A "nuclear reactor in a matchbox" requires a fan. Yes, many cameras these days use fans to keep cool, given the amount of processing that high-resolution, high frame-rate video requires -- but the RED DSMC system is so compact (as compared to, say, the cooling needs in the much larger, but still fan-utilizing ARRI ALEXA) that the fan must stay on at all times -- even when recording. The fan slows down when you hit REC, but it does not shut off; it's still generating a bit of noise, so in a quiet room make sure your boom is pointing away from the camera. This is not so much a consideration for narrative features, but documentary filmmakers take note: do not ever expect to use an on-camera mic with a RED DSMC. There is a top facing fan and a front-facing fan, and both generate enough noise (even while recording) to ruin any chance at good on-camera audio. It can be an issue, even on narrative film sets. It's not something I've heard discussed much, but it's definitely something to be aware of. Other shooters have found that setting the fan at 35-40% during recording yields a fairly quiet camera that can run for extremely long takes; so far I've just left my SCARLET on "Auto," but manual settings are available. Ultimately, I'd rather have a 4K RAW camera with fan noise than a silent 1080p camera, but again... as with all things RED, it's not for everyone.

How much tighter is the space inside a RED than an ALEXA? See here:

A "nuclear reactor in a matchbox" also requires a lot of power. The SCARLET runs at approximately 60W/h, which makes it easy to predict runtimes: a 30Wh REDVOLT will power the camera for roughly 30 minutes of shooting (36 minutes seems to be what you get in practice). Note that power management is not enabled in firmware yet, so a REDVOLT gives you the same amount of runtime whether you're recording or not -- that number should increase in the future (by how much, no one really knows). A larger 140W/h REDBRICK should power the camera for over two hours. I ordered some 160/Wh V-mount batteries and they should last nearly three hours apiece. There's also a REDVOLT XL on the way, which will be 90W/h. But compared to a Sony F3 or Canon C300, you are going to buy -- and pack more -- batteries with a RED.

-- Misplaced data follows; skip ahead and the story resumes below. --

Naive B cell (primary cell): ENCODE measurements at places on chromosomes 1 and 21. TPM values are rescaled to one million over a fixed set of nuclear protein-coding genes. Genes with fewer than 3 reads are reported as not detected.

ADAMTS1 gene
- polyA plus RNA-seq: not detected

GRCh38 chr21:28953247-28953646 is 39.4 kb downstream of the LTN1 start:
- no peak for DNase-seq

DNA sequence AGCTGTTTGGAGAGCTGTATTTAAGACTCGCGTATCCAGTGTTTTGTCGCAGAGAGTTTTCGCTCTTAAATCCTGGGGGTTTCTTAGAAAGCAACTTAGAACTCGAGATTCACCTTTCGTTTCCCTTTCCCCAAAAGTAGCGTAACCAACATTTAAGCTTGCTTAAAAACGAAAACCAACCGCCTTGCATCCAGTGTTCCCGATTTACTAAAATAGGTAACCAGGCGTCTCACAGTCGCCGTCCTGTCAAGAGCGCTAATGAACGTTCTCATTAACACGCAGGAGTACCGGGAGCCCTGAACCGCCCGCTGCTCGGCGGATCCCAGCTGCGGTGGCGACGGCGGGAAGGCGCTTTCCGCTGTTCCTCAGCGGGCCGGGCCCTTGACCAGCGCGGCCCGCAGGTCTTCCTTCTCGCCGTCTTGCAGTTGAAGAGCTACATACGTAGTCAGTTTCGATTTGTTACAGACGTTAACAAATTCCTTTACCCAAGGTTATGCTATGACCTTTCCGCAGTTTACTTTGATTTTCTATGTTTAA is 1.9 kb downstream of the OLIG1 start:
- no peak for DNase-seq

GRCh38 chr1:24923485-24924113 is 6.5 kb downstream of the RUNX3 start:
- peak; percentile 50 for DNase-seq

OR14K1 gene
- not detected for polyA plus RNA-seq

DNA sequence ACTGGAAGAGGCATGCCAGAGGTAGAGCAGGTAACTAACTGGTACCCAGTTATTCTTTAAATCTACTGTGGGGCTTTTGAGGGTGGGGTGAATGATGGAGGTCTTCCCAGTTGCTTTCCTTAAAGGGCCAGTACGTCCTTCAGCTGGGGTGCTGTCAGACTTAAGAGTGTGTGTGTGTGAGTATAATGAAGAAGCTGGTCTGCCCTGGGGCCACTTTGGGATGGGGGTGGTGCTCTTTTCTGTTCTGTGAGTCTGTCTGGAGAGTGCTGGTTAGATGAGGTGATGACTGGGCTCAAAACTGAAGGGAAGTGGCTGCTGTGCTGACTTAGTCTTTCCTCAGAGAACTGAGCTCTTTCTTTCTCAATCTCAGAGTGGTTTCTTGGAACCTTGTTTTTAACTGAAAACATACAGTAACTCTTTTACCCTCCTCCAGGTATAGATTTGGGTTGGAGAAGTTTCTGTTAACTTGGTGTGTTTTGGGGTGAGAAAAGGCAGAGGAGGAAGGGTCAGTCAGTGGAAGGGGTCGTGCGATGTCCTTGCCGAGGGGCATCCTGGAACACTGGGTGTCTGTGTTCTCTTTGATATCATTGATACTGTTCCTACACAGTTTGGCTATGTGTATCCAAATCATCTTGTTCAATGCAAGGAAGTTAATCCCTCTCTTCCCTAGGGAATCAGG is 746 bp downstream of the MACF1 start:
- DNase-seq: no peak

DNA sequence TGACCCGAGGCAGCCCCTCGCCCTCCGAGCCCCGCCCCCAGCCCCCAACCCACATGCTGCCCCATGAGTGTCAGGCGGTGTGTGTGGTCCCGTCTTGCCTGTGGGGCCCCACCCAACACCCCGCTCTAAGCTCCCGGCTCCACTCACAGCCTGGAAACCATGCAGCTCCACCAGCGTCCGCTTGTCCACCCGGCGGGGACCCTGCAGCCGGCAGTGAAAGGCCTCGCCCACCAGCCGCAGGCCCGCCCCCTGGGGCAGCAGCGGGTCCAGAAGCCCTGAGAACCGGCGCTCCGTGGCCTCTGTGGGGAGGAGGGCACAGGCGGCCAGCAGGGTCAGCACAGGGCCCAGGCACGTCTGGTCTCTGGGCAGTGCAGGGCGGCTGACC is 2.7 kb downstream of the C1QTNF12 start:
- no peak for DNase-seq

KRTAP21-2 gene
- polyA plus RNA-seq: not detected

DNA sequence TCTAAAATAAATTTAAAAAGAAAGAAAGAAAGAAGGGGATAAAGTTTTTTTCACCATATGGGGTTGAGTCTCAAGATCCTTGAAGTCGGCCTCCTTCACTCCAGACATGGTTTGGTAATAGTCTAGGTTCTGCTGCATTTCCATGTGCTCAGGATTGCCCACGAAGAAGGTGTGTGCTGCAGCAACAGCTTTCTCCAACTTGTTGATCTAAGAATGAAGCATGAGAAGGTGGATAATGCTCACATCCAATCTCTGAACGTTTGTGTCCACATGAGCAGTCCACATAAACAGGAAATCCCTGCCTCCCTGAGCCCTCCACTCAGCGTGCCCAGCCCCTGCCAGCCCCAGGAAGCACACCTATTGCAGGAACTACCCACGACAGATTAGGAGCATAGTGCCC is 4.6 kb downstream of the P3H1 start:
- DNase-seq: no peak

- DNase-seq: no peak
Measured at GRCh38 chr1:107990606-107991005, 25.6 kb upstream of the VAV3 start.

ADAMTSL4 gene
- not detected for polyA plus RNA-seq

In retrospect, I think it's a good thing that RED didn't release their "$3K for 3K" small sensor camcorder. Shooters who want a small sensor camera are being served well by Canon, Sony, JVC, and Panasonic, and RED's entire ecosystem isn't as "friendly" as those manufacturer's. Most people want to pick up a camera and get a pretty image by default -- RED is more akin to using a film camera. You have to "develop" your footage. I'm working on a feature and I'm a big fan of tinkering in post, which is why I bought one. People who are dissatisfied with the images straight out of the camera, however, may end up as dissatisfied customers, and compared to the massive HDSLR market, RED is -- and should stay -- a niche market. By "niche market," I mean tens of thousands as opposed to millions.